There is a belief that Varanasi is an auspicious place to die – dying and being cremated here offers freedom from the constant cycle of rebirth. The rituals of cleansing and cremation take place in full view on the riverbank. Four types of person can not be cremated, as they are believed to be especially holy: children, pregnant women, priests (holy men) or anyone bitten by a snake. They are sunk in the river instead in a similar way a sailor is buried at sea.
Cremations are completed by members of the untouchable caste (the caste system is now illegal but some stigmas still apply…) who have to manage the corpse, the wood that they are sandwiched between and the flames. Cremation is only attended by males, who must bathe in the Ganges when it is completed before they return home. Females are not allowed in case they cry. If they do, the soul of the dead is unable to leave this world. Cremation happens 24/7 at two sites, even during the monsoon. Based on your status, you are either cremated right at the water’s edge or higher up on the ghat but in the end, all the ashes are gathered up each day and pushed into the river.
Before cremation, the body is walked through the city to reach the river. Four members of the family or close friends carry the body, wrapped in colourful cloth, on a stretcher, down to the water. Sometimes they sing, or chant, other time they are silent. We sat in the old city one afternoon and saw three of these small parades go past and no-one blinked an eye.
Celebration Ghat (Dashashwhamehd Ghat)
Aarti celebrations for those finishing their pilgrimages of the 12 temples ( you must bathe in the Ganges and visit 12 specific temples to complete the process) happen once a day every day. There are two sets of priests who offer this celebration, just next door to each other. One group is a set of five holy men, the other (not to be outdone) has seven. There is lots of music and drumming and dancing and fire. It’s very beautiful to watch by boat or on land and the whole ceremony is done in Sanskrit.
There is lots of music and drumming and dancing and fire. It’s very beautiful to watch by boat or on land and the whole ceremony is done in Sanskrit.
We’ve enjoyed two rides which were kindly organised by our host, one in the evening to see the burning ghat and the aarti celebration and another at dawn to see the sunrise. The peace and quiet on the water is so relaxing and the view is pretty incredible. Other boats, people floating flowers or candles on the water to send out their blessings, people going about life on the banks, and those further up on the ghats, there is always something to look at.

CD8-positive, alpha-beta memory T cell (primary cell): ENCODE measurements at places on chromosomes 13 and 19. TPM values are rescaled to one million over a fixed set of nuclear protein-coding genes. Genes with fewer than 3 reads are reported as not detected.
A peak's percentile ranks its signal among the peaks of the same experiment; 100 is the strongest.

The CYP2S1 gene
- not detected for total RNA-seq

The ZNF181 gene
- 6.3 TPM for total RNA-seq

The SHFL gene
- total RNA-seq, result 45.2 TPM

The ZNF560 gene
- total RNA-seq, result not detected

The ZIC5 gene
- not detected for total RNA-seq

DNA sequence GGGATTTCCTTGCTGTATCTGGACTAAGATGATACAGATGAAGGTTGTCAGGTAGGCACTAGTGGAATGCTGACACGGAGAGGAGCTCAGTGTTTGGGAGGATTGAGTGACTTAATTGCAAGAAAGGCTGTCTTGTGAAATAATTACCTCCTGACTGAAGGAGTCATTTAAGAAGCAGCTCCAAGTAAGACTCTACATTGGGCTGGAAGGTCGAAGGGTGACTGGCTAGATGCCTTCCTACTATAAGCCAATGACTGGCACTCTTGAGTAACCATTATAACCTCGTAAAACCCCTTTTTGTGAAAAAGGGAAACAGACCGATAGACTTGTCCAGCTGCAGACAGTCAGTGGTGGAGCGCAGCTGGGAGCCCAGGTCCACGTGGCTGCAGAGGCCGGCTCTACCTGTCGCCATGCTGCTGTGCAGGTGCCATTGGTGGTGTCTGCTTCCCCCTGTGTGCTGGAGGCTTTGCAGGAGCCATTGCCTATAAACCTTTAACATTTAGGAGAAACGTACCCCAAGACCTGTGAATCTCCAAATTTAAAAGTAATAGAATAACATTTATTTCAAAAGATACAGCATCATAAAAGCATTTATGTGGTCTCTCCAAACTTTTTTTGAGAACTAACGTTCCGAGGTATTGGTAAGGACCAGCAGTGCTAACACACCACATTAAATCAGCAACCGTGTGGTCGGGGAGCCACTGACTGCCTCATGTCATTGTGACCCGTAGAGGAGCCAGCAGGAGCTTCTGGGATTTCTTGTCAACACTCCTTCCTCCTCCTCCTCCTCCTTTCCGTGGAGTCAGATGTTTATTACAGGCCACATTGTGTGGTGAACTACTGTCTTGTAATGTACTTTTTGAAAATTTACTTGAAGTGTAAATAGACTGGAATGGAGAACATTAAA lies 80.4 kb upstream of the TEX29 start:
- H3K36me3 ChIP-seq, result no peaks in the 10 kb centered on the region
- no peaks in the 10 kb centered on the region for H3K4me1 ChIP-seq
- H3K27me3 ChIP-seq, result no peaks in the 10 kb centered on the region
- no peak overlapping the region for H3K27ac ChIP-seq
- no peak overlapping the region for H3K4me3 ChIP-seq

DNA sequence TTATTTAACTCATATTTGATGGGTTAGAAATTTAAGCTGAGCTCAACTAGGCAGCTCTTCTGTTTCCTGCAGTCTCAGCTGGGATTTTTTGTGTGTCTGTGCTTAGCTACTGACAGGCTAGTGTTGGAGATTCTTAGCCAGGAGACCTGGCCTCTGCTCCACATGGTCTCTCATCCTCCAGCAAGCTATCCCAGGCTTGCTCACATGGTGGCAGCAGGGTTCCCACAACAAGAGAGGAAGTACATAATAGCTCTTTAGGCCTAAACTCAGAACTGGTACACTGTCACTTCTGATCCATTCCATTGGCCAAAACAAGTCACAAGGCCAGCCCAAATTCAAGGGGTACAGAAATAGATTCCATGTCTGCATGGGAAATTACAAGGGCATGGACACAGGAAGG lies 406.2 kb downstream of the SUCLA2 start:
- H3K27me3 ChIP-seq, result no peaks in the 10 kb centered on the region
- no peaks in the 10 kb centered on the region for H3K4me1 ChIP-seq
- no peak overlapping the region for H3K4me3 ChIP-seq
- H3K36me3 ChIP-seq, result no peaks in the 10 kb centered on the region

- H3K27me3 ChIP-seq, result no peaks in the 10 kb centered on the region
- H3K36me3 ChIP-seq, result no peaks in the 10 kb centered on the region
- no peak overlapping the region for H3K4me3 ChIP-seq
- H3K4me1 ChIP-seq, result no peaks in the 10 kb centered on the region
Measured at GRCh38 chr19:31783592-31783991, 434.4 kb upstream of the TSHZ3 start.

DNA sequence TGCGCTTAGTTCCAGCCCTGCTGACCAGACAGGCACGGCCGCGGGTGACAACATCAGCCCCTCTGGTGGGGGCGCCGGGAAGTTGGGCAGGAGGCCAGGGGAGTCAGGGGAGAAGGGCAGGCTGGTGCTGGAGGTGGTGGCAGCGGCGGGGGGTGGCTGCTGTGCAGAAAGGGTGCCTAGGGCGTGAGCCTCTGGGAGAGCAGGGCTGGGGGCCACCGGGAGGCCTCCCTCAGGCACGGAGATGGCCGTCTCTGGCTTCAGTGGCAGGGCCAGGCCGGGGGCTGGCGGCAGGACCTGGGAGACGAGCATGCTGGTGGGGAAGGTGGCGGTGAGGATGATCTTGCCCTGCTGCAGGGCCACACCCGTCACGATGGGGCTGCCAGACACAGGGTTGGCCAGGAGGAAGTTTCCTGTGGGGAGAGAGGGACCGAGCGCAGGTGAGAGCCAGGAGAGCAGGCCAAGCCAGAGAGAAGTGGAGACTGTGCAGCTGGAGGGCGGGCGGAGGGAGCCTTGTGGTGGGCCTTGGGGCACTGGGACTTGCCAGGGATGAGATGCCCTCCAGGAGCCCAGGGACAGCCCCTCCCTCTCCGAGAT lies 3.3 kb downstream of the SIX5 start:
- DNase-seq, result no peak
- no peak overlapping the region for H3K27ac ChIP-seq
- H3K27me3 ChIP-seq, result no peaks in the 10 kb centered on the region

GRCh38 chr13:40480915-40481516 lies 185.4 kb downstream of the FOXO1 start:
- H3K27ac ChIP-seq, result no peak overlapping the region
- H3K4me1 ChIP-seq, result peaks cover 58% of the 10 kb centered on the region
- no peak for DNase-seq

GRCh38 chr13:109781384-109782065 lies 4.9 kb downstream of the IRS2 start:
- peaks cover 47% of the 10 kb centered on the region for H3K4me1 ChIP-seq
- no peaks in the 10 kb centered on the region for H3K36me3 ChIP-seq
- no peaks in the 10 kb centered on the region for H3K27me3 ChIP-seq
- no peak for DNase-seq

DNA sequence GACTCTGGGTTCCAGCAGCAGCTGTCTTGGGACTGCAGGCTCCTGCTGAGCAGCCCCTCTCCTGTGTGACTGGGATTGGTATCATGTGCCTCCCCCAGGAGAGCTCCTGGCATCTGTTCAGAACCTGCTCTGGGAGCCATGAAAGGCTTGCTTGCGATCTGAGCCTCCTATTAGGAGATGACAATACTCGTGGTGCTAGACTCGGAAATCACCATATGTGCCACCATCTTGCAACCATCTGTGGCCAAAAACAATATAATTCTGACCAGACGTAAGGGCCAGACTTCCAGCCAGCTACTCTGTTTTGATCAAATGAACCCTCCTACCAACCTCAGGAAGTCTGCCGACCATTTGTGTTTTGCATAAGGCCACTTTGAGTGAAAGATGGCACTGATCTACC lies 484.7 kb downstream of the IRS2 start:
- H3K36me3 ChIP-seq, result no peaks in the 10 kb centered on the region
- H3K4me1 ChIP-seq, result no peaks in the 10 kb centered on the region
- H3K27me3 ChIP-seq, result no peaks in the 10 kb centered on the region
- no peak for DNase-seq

One of our hosts (not a granny) invited us on a walking tour, for a reasonable fee and we took up his offer. He took us through the old part of the city (5000 years old, and home to over 1 million people) where each house has a special door, to show your wealth (the prettier the more wealthy) and a private temple. “Varanasi is not only the holy city” he said, “ it’s also the city of temples, city of music and the city of silk…”. Here you can pay to see hand woven silk be made, and you can get a silk sari made if you so fancy.
In the old city we walked through a maze of narrow lanes (galis). Just when you think you’re away from the traffic a cow, or a motorbike, or both, come hurtling at you.
Wandering around the galis we spotted all sorts: shops selling silk, crafts, food, shrines in varying states of repair and candlelit deities in alcoves, men playing cards and even the men who have devoted themselves to godliness and now sit and meditate and practice yoga on the banks of the river. Like anywhere in India, turning a corner can either assault or delight your sense. Cow pat can turn into incense in a matter of meters and you are never far from someone who can sell you something.